The first course of action for anyone who wants justice for Nonhuman Animals is to go vegan. The second course of action is to educate others about veganism. Donating is not activism (and "activism" of this sort is reserved only for the privileged few who can afford it). We cannot buy the revolution. When non-profits convince a generation of would-be activists that we can change the world if we just pull out our credit card, we've already lost the battle.  When non-profits that claim to represent the interests of vulnerable Nonhuman Animals convince a concerned public that reduction and donation will satisfy their obligations to Nonhuman Animals, this movement is a movement no longer. Rather, it is simply another moneymaking capitalist venture.

NOTE: Vegan Outreach issued a correction: 
In encouraging you to consider a monthly donation to VO, we said that $10 a month breaks down to four cents per day, when actually, it's forty cents per day. [ . . . ] PS. Coincidentally, four cents a day does add up to $36 a year, which, as a one-time donation, would make you an official Member of The Vegan Club and get you some pretty neat membership gifts as well.

Sunday, February 1, 2015

When the Evidence is Lacking, Revert to Ableism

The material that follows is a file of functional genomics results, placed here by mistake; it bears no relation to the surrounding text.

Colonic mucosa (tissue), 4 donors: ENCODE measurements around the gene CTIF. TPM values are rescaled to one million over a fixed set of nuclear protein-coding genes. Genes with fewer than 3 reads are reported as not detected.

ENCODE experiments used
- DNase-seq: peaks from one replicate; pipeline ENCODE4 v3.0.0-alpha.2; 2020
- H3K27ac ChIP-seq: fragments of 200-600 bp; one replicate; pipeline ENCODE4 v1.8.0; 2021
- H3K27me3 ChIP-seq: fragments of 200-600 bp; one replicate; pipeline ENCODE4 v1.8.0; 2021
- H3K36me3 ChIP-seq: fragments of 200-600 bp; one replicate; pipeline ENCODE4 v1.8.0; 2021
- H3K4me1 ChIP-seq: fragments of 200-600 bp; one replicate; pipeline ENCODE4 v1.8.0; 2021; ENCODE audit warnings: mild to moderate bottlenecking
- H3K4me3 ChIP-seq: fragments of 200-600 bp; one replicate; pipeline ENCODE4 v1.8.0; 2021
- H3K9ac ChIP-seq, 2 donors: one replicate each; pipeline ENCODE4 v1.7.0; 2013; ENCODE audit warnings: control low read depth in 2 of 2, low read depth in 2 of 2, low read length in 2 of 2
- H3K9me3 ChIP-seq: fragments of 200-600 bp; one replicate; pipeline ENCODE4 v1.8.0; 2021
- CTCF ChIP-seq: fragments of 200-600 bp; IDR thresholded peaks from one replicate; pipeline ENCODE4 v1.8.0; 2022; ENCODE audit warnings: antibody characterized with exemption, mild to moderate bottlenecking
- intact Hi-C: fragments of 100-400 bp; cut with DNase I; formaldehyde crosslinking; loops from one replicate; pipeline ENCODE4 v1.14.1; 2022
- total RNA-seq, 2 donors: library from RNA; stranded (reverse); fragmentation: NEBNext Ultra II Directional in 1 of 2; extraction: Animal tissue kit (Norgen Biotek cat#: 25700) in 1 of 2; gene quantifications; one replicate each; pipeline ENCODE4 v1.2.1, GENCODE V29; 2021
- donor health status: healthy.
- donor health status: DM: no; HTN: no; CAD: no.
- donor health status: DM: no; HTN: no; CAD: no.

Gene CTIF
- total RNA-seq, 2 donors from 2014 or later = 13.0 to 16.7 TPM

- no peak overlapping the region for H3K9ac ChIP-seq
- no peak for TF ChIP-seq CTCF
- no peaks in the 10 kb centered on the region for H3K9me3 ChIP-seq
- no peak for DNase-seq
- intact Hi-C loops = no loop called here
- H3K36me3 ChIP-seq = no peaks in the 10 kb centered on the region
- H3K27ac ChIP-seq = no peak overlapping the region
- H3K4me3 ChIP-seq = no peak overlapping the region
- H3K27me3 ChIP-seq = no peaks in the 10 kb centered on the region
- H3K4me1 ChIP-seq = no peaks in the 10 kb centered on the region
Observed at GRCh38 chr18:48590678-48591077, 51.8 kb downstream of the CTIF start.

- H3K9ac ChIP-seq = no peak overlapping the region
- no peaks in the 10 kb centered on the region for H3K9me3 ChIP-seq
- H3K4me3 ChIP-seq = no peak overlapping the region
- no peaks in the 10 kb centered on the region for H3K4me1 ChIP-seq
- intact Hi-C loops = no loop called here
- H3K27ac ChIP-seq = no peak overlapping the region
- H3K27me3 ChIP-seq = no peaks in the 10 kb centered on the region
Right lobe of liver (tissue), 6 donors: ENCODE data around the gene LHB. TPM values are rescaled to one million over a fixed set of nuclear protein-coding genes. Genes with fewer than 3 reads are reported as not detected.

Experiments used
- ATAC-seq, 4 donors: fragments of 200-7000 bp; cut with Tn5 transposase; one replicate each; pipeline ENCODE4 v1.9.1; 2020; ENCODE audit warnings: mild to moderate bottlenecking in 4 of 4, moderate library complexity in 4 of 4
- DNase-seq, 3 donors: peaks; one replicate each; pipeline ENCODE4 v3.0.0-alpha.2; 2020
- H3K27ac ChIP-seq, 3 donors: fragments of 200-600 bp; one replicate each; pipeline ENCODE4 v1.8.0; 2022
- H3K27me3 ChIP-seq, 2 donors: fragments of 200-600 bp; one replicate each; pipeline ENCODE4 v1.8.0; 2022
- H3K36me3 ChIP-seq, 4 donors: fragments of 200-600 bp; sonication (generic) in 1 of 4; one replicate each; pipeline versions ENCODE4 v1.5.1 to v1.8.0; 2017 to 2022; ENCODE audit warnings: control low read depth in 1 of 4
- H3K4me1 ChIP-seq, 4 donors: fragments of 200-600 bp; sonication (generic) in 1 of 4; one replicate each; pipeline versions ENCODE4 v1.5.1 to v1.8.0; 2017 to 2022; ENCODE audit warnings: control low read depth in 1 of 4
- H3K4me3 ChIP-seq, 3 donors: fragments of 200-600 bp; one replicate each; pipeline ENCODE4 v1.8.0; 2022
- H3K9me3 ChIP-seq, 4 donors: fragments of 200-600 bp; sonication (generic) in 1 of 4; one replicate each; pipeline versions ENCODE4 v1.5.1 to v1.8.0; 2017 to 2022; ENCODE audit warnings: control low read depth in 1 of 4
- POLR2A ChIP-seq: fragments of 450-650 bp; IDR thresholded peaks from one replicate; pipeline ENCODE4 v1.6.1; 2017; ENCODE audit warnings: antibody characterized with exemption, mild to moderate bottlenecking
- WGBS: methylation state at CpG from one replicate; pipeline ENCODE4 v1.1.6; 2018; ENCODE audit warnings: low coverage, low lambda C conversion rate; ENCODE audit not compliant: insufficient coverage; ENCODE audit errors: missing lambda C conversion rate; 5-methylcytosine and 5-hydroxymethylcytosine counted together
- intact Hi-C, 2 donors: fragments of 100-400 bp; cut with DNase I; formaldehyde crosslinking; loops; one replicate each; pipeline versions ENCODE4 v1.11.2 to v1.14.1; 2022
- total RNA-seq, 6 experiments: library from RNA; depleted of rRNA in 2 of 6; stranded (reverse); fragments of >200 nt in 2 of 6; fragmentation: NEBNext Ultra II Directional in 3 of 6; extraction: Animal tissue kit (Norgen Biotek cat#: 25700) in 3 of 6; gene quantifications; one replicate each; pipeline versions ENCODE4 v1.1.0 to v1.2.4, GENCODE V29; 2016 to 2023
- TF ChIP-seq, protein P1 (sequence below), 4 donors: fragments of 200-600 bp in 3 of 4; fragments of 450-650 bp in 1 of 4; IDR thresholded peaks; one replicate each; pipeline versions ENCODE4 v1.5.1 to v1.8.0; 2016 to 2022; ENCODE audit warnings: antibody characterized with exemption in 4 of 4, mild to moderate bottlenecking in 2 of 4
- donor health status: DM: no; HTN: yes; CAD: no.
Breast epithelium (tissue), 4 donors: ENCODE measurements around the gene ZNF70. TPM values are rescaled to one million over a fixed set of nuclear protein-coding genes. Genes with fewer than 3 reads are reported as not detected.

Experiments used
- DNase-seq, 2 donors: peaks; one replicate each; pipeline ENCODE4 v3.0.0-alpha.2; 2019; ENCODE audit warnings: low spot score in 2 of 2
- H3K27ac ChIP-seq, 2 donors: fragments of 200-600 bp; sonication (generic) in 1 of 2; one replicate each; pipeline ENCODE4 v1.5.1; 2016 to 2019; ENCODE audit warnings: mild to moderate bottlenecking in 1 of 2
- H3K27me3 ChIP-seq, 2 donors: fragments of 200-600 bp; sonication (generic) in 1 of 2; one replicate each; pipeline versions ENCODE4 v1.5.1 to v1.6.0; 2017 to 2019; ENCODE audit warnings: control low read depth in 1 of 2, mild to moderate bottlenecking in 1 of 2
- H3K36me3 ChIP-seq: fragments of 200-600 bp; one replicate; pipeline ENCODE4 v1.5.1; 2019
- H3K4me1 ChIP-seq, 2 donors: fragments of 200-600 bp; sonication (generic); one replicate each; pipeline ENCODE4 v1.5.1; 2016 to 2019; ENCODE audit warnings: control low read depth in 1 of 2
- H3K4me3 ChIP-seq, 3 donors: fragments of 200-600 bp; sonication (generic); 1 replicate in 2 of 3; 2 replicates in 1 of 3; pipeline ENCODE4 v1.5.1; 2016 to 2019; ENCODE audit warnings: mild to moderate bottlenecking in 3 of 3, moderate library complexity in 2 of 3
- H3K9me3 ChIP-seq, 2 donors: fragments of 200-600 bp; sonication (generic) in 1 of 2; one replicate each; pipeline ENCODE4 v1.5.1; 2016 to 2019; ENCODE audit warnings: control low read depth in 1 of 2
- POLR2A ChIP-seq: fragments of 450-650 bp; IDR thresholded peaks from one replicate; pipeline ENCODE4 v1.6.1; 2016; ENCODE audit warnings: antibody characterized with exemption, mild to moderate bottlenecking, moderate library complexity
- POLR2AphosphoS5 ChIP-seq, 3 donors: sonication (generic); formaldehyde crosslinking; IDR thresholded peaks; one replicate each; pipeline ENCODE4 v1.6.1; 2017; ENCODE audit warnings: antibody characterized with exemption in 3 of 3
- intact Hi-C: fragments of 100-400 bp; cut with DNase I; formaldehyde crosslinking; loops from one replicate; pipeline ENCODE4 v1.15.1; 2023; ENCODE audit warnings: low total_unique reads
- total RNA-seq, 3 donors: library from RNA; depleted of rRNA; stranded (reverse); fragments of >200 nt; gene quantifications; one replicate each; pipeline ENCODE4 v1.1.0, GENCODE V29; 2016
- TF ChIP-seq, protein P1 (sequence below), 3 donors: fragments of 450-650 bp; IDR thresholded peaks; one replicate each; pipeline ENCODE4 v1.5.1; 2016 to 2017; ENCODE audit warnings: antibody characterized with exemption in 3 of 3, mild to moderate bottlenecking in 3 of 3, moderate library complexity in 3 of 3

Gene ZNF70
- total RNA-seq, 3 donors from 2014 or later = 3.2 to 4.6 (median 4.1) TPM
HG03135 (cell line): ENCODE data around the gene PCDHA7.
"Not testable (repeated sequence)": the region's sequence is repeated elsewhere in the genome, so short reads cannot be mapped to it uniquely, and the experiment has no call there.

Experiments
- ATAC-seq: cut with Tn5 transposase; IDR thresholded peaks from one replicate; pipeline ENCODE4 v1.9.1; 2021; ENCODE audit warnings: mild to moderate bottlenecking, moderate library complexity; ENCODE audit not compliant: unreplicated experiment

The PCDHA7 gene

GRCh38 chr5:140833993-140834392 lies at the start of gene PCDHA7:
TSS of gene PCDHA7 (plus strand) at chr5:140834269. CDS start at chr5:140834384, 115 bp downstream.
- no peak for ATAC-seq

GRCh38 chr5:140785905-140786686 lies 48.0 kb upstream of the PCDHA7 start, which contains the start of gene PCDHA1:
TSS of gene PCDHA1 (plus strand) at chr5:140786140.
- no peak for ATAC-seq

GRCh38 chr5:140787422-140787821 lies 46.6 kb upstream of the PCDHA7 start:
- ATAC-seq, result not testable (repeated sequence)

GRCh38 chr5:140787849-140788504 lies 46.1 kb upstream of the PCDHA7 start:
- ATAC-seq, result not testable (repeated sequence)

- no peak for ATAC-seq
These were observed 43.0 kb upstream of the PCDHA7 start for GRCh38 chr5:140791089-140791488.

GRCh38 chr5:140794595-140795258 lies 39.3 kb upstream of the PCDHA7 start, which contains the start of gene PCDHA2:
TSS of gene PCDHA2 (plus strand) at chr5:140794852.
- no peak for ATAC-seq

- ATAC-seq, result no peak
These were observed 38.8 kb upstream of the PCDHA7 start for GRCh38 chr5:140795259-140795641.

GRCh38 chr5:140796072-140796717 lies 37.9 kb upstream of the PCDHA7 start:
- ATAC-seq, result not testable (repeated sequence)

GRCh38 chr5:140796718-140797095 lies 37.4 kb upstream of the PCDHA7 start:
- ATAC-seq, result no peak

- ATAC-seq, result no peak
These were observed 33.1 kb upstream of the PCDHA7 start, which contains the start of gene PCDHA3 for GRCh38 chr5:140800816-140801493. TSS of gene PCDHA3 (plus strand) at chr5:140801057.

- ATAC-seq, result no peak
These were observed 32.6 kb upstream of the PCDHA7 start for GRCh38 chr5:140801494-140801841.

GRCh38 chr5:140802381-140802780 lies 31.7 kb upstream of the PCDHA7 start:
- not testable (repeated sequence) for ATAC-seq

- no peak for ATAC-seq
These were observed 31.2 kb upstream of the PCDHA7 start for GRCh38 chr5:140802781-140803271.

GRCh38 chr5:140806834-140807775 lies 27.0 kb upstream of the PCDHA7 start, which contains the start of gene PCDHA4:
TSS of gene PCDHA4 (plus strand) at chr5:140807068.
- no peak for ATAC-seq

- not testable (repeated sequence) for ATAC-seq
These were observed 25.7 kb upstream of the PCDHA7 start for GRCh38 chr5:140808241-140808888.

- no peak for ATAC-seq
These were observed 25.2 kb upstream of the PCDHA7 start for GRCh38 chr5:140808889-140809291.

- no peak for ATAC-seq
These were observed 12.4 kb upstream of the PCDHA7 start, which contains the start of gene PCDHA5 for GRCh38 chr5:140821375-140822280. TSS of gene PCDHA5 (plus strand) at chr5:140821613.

One thing has become crystal clear to me in my many years of advocating for peace, non-violence, and veganism in the Nonhuman Animal rights movement: when folks (usually men) can't or won't pull on evidence to support their compromised position (a. that it is okay to exploit other animals, or b. that promoting happy exploitation is an effective tactic), they can be expected to fall back on character attacks, namely, the mental health of those who disagree with them. Over and over and over this has happened to me. Because, really, women's intelligence is suspect from the get go. Gary Francione doesn't like my feminism--I must be "deluded." Abolitionists don't like my criticisms of Free From Harm's racist tactics? I must have a mental illness. John Edmundson doesn't like the abolitionist approach? I must be stupid for defending it. A PhD in social movement theory means nothing if I stand in the way of violent ideology. I am confident that could have 100 degrees and still be accused of ignorance and mental defect.